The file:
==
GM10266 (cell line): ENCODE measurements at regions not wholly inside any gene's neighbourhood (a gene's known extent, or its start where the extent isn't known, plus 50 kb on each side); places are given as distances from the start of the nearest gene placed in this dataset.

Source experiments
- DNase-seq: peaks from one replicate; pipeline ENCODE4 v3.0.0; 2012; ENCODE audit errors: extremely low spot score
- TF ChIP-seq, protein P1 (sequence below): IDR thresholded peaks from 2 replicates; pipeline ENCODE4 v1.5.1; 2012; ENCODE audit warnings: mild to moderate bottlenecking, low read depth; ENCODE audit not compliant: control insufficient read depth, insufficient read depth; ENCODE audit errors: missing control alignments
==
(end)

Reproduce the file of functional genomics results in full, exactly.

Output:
GM10266 (cell line): ENCODE measurements at regions not wholly inside any gene's neighbourhood (a gene's known extent, or its start where the extent isn't known, plus 50 kb on each side); places are given as distances from the start of the nearest gene placed in this dataset.

Source experiments
- DNase-seq: peaks from one replicate; pipeline ENCODE4 v3.0.0; 2012; ENCODE audit errors: extremely low spot score
- TF ChIP-seq, protein P1 (sequence below): IDR thresholded peaks from 2 replicates; pipeline ENCODE4 v1.5.1; 2012; ENCODE audit warnings: mild to moderate bottlenecking, low read depth; ENCODE audit not compliant: control insufficient read depth, insufficient read depth; ENCODE audit errors: missing control alignments